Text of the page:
Another implication is the impact on venue and transfer determinations in cases filed both before and after the enactment of the AIA. Under the existing law governing venue and transfer, a defendant in a separate case may be better positioned to change venue than in a multi-defendant case. If separate cases are brought in the same jurisdiction, the impact of the Rule 42 consolidation mechanism noted above, and the change of venue jurisprudence will be a topic to watch. Similarly, when plaintiffs sue defendants in multiple venues or as the result of transfer at the request of defendants, the MDL procedure noted above likely will take on increased importance. For both procedures, it remains to be seen how courts will balance the interplay of separately-filed cases, transfer and venue jurisprudence applicable to each of them, and the case management options consolidation provides.
Impact of the AIA Joinder Provision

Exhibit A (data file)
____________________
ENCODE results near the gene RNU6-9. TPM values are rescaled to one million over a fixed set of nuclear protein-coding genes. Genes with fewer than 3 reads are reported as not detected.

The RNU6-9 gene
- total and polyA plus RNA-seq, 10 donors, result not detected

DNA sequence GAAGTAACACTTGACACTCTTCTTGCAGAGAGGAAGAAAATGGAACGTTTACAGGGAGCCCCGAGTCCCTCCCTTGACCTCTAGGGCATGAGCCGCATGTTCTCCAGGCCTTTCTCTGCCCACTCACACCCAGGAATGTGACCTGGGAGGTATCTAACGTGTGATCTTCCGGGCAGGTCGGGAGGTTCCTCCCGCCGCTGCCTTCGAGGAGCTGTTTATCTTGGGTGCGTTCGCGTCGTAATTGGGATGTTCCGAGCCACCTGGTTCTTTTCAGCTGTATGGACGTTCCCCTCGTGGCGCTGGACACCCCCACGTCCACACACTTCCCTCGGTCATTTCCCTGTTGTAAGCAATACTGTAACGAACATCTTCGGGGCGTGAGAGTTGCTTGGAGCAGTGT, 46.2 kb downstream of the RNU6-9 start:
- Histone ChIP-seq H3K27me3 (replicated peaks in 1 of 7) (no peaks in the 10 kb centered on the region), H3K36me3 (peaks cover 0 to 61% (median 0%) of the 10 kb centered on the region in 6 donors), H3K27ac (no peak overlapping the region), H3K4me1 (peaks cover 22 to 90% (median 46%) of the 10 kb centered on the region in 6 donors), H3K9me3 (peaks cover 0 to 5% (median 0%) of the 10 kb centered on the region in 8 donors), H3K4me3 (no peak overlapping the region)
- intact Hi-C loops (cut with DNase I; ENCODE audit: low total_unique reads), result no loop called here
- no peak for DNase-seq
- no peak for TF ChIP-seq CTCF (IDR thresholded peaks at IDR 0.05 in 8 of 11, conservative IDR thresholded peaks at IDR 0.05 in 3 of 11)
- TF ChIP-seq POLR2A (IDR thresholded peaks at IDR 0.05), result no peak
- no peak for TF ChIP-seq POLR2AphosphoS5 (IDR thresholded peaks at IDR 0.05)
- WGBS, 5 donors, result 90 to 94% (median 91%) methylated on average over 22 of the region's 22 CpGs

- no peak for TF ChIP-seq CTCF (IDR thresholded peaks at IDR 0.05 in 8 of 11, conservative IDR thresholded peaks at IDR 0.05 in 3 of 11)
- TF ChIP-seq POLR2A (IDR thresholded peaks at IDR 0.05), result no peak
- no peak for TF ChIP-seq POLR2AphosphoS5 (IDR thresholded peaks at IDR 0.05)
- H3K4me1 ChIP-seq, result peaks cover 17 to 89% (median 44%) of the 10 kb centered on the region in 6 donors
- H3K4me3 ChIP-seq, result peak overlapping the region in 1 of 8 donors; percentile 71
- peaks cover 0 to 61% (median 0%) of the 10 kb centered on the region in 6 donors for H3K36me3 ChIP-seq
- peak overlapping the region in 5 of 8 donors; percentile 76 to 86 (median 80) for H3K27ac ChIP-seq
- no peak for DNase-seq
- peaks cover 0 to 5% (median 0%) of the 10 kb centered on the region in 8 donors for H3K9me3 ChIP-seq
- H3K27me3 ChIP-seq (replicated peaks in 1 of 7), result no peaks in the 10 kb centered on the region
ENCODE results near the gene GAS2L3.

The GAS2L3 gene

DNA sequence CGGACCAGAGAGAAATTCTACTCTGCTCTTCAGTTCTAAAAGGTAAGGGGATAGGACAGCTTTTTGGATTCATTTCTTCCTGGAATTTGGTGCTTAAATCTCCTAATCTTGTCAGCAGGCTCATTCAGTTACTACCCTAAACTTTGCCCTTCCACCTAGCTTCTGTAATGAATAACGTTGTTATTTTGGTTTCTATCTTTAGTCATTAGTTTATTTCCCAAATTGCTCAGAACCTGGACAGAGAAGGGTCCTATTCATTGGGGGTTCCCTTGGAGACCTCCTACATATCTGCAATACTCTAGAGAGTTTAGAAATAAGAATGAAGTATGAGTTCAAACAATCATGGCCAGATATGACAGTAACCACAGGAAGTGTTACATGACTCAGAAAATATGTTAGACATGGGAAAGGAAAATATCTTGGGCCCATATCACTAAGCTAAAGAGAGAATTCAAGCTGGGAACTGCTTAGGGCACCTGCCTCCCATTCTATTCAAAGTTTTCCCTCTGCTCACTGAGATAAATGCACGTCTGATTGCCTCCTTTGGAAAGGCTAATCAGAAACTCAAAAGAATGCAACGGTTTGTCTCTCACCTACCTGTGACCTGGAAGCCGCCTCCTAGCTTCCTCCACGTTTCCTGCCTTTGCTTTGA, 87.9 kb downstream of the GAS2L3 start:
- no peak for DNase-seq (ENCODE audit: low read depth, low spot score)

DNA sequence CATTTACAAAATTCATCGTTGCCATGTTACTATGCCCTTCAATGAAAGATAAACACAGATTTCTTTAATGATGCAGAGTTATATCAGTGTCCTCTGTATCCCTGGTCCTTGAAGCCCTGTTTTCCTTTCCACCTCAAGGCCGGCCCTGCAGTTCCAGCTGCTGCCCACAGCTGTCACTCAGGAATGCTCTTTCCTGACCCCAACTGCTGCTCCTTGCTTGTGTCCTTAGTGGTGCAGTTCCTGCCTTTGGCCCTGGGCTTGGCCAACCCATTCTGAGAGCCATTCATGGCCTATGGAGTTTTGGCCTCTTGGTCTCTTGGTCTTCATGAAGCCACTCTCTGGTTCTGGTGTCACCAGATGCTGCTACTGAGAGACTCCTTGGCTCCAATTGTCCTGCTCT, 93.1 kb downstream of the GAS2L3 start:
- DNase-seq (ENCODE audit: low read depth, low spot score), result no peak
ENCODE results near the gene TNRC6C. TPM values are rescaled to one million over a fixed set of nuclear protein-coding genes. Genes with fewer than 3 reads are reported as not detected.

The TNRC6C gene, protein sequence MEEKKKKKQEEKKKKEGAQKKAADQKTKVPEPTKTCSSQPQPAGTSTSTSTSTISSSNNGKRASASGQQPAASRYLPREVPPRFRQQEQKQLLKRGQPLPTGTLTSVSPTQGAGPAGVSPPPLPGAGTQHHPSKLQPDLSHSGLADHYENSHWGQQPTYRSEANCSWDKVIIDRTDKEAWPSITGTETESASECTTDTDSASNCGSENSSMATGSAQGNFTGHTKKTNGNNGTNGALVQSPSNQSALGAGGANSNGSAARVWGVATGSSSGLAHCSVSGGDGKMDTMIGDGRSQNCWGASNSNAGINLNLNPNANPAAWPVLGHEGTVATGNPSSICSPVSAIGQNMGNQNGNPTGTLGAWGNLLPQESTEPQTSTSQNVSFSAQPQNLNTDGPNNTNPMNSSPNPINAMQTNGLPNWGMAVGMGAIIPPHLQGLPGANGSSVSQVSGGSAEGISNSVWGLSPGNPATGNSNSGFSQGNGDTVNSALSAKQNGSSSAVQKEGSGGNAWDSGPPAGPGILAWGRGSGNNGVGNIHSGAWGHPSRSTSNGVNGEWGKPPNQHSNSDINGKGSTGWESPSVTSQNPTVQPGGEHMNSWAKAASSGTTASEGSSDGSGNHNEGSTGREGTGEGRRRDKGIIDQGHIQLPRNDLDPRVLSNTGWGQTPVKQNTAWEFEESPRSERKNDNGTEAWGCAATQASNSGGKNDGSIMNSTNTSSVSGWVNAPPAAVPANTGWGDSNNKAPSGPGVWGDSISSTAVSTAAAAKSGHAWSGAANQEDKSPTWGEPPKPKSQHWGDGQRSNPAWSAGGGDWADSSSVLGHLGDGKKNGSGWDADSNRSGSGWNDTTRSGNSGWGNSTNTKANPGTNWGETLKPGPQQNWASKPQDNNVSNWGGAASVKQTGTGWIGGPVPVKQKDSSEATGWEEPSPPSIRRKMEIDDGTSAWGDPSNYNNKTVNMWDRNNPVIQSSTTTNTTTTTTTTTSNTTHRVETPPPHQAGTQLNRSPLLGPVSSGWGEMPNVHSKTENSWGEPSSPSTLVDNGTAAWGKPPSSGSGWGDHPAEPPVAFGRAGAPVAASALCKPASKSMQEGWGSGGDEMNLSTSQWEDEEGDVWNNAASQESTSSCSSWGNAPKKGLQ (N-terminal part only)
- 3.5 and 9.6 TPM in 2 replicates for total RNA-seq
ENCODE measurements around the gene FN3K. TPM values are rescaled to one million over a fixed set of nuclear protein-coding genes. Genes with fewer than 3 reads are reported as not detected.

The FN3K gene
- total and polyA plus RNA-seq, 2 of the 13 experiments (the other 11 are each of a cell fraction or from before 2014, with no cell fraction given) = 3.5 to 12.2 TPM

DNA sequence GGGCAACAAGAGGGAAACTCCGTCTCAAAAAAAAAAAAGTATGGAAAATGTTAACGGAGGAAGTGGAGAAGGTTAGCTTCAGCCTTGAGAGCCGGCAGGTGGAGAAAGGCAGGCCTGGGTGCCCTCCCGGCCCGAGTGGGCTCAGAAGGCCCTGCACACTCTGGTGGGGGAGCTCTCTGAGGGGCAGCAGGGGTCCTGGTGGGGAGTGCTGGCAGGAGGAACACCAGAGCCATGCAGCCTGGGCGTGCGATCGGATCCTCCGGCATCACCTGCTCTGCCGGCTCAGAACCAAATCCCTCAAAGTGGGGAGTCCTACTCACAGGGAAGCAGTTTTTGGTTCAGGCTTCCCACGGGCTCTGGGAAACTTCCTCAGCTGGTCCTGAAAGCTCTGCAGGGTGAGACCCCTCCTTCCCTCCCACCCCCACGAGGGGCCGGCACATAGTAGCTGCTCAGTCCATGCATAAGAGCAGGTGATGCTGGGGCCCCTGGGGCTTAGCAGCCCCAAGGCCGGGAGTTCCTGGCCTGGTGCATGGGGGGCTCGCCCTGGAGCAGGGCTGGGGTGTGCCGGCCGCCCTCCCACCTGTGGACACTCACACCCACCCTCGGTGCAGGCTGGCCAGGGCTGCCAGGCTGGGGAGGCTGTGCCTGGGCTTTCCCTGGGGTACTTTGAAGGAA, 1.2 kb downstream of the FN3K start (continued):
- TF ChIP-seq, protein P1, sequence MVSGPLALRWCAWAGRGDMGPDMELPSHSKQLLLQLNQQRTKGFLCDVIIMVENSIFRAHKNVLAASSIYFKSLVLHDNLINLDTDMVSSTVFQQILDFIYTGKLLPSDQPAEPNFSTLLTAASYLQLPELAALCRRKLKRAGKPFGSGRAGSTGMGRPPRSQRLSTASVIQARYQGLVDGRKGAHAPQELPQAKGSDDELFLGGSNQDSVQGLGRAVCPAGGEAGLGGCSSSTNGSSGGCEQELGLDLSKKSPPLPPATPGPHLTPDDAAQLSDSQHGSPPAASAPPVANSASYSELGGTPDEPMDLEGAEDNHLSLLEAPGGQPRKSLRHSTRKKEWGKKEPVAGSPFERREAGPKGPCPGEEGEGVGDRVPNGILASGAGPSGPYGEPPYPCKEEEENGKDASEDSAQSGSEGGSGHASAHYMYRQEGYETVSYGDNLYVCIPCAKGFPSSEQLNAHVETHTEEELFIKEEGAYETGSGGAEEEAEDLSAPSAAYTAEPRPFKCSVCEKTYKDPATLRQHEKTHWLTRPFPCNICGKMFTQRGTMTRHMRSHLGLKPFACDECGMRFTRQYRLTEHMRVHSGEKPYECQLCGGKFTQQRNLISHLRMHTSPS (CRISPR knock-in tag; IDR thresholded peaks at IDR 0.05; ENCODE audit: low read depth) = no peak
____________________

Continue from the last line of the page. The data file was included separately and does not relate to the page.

The recently enacted AIA provision on joinder provides that accused infringers may be joined in one action as defendants or have their actions consolidated for trial only if the allegations of infringement "aris[e] out of the same transaction, occurrence, or series of transactions or occurrences relating to the making, using, importing into the United States, offering for sale, or selling of the same accused product or process." Since the AIA joinder provision is not retroactive and applies only to cases filed on or after the effective date of the AIA (September 16, 2011), the Federal Circuit declined to rule on whether the new provision changes the test for joinder. However, since the new AIA joinder provision focuses the same transaction-or-occurrence requirement on acts of infringement similar to those considered in In re EMC, the decision may be instructive for cases subject to the AIA.